LW – I agree but we have not had success appealing to the Legislature on the emotional basis. I think it is time to approach them on the basis of equity. I'll have Brittaney set up a meeting with the Superintendent to discuss this issue then we'll meet with our State delegation to discuss the equity issue pointing to the successful use of that approach for getting traffic court. I'll get back to you in a couple of weeks.

RS – Caterina had done a great deal of work to gain an agreement for providinge local busing to make School 17 a community school again. She had agreements with many of her parents and local partners that local busing would be provided. Now they are planning to pull that agreement from her as the school transitions back to in-person learning.

LW – I'll pursue the busing on the basis of equity but you should pursue having parents stand up and object with the School Board about having the local busing agreement being taken away at School 17. This is something you should probably also talk to Empire Justice about. Parents can say they put their kids at 17 with the agreement they would have busing and now it is being taken away.

JB – We should remember that if we have a blanket local busing option it could reduce the cost of busing by approximately $4 million dollars per year. It also provides much better interaction between parents and their child's local school.

RS – The strategy that the Mayor has outlined is foundational. Now principals like Moniek can plan for having local busing.

MSL – Ours is a receivership school and becoming a community school is a strategy for our coming out of receivership. The fact that Caterina has done so much work on community schools with local busing is exciting for us. Your securing local busing by using this equity approach is great. Because of COVID our parent meetings have had to be conducted on Zoom and that has doubled parent involvement because they don't have to take a bus all the way across town. Having local busing will similarly increase parent involvement. I applaud your tactic in getting this done.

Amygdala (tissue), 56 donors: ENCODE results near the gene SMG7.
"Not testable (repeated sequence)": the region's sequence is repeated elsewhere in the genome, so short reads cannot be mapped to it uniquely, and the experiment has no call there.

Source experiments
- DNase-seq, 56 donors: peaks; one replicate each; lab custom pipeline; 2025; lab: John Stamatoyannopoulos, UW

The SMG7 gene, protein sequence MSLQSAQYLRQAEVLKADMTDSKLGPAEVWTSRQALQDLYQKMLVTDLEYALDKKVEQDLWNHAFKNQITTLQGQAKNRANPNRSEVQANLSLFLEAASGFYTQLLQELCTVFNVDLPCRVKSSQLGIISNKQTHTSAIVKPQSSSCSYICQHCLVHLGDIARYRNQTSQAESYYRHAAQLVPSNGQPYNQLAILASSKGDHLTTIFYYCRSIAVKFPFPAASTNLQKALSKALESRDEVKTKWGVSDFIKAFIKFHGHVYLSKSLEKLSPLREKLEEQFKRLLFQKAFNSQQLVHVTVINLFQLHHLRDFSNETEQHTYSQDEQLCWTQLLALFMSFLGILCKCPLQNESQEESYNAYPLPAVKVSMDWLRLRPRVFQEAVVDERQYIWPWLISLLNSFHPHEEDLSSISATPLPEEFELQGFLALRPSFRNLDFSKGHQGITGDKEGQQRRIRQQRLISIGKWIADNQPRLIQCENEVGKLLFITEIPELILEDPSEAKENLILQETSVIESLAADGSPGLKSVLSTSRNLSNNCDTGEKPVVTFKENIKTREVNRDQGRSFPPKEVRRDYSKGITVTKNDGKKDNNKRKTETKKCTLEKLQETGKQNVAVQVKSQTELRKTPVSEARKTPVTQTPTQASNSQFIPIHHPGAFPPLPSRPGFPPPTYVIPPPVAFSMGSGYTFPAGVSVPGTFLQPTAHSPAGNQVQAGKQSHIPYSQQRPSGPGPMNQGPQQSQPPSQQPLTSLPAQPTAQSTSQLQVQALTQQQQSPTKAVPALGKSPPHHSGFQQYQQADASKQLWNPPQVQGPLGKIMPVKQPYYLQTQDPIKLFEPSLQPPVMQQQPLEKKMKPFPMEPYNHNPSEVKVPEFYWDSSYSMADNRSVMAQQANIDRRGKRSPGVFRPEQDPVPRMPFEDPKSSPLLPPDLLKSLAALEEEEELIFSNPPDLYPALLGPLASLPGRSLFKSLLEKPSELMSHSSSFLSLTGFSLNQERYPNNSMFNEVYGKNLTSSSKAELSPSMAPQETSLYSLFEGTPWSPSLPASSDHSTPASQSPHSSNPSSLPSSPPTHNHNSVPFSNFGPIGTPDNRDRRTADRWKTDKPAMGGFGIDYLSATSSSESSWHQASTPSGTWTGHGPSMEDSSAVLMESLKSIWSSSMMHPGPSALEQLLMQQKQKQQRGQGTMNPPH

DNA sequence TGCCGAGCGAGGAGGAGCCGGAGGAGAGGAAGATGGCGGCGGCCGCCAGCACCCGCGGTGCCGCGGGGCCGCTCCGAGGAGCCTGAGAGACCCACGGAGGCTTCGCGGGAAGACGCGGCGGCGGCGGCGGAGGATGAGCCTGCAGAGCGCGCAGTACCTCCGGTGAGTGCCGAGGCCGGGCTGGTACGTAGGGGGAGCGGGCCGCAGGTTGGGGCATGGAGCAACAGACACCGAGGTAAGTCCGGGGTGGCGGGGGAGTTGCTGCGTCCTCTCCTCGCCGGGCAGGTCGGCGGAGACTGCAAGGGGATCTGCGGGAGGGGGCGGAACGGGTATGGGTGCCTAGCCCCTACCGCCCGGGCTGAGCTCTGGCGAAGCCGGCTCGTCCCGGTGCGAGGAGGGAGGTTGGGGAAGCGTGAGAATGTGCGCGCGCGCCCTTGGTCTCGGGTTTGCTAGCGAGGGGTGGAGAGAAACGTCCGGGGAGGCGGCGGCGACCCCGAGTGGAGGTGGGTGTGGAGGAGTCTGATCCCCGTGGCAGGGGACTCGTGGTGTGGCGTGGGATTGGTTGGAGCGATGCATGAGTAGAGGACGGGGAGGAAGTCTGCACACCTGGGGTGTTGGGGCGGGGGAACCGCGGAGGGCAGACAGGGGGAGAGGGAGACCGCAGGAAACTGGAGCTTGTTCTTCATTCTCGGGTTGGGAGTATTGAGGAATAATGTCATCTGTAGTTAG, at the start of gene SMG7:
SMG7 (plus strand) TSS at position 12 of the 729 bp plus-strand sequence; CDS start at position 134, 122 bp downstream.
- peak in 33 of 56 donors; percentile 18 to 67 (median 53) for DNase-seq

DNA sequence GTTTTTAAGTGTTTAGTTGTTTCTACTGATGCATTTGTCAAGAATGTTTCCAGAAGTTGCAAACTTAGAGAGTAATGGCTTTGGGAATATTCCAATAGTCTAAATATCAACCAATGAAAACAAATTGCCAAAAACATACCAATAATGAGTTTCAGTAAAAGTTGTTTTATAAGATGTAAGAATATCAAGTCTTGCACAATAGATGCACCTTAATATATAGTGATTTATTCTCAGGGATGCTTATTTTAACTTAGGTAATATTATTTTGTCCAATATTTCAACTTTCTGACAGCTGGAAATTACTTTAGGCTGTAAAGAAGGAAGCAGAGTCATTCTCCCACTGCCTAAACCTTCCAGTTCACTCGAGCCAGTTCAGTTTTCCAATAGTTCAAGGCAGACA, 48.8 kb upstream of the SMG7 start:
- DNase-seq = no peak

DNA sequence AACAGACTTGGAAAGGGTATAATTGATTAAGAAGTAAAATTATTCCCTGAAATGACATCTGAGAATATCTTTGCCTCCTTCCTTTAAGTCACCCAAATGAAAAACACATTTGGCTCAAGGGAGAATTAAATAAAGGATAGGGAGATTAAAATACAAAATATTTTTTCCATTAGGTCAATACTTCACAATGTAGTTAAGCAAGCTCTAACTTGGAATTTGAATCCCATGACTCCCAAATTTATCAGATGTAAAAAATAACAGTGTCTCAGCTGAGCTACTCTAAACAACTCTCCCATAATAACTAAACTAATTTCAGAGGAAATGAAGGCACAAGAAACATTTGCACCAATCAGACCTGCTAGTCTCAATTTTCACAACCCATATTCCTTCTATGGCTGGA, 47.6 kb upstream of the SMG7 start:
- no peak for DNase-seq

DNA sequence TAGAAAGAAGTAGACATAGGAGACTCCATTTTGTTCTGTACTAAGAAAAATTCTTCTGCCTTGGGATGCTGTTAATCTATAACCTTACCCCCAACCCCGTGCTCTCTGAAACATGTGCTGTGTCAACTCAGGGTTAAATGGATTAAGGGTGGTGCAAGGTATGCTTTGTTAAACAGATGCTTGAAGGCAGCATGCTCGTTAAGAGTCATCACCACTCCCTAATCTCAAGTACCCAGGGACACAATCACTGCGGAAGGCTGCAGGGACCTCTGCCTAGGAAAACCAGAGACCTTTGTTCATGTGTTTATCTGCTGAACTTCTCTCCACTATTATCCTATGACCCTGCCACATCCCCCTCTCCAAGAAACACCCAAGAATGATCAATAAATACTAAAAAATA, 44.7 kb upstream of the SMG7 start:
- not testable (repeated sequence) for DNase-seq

SW – I work at the UR and teach courses that have community engagement. I have worked with SW community associations and have worked with Moniek and John.

CS – I just wanted to thank everyone and say this is very important and anything I can do to help I will. Thank you for allowing us to be with you.

IO – Thank you Mayor Warren for your time and I just want to say that approaching local busing from the standpoint of equity is the strongest argument we can ever make. It is an issue of equity for our kids.

LW – OK, we'll get to work and we'll let you know where we can go from here.